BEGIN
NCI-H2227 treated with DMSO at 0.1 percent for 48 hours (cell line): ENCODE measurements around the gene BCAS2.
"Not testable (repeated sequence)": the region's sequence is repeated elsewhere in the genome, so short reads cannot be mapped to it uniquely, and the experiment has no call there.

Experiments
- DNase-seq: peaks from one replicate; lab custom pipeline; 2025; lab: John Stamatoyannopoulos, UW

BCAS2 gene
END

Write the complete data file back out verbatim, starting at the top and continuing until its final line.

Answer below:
NCI-H2227 treated with DMSO at 0.1 percent for 48 hours (cell line): ENCODE measurements around the gene BCAS2.
"Not testable (repeated sequence)": the region's sequence is repeated elsewhere in the genome, so short reads cannot be mapped to it uniquely, and the experiment has no call there.

Experiments
- DNase-seq: peaks from one replicate; lab custom pipeline; 2025; lab: John Stamatoyannopoulos, UW

BCAS2 gene